A few months ago, a Chinese team writing in Nature claimed to have found the cause for why organisms age, but a new group refuted a basic assumption of the Nature article. 

A new paper from the International Osteoporosis Foundation (IOF) says that one-third of all hip fractures worldwide occur in men, with mortality rates as high as 37% in the first year following fracture.

This makes men twice as likely as women to die after a hip fracture. Osteoporosis experts warn that as men often remain undiagnosed and untreated, millions are left vulnerable to early death and disability, irrespective of fracture type. 

No one knows you like you know yourself so if you think your memory is slipping, you may be onto something. Self-reported memory complaints are strong predictors of clinical memory impairment later in life. 

 Richard Kryscio, PhD, Chairman of the Department of of Biostatistics and Associate Director of the Alzheimer's Disease Center at the University of Kentucky, and colleagues asked 531 people with an average age of 73 and free of dementia if they had noticed any changes in their memory in the prior year. The participants were also given annual memory and thinking tests for an average of 10 years. After death, participants' brains were examined for evidence of Alzheimer's disease.

Stroke is one of the leading causes of death worldwide and while there are obvious environmental factors such as diet, exercise and behavior, many lines of evidence suggest that the risk of stroke is heritable. Yet until now, only a small number of genes associated with stroke have been identified.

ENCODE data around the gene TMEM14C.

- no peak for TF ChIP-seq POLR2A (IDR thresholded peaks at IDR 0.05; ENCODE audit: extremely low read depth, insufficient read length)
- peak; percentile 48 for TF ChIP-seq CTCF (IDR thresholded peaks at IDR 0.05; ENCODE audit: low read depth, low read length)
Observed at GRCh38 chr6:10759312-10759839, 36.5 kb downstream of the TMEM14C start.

A new study in the Journal of Clinical Investigation identifies two genes that underlie cerebral small-vessel disease (CSVD), a risk factor for stroke.

Ordan Lehmann and colleagues at the University of Alberta analyzed genome-wide association data from individuals that received brain MRI scans as part of the Cohorts for Heart and Aging Research in Genomic Epidemiology (CHARGE) study.

In the developed world, people are having fewer children and living longer and that has led to a population that is older than in the past.

On average, life expectancy in developed countries has risen at a pace of three months per year, and fertility has fallen below replacement rate in the majority of Europe and some other developed countries. Most academic discussion of this trend has so far focused on potential problems - when social security was young there were over 20 workers per retiree and now there are 3 - and that is without the entire Baby Boom being retired and incurring healthcare costs.

Good nose. Credit:  Lowjumpingfrog, CC BY

By Joao Pedro de Magalhaes, University of Liverpool

Biologists have found that increasing the amount of the gene
that can slow the aging process throughout the entire body when activated remotely in key organ systems.

Reducing hyperactivity in kids may be as simple as getting them out to play.

Kids are full of energy so having them trapped in a classroom all day from a young age isn't easy. For some, it is bordering on impossible and many of those have been saddled with the  Attention Deficit Hyperactivity Disorder (ADHD) label. Rather than putting kids on expensive - and in the case of Ritalin, dangerous - medications, the solution may be as simple as some play time before school starts.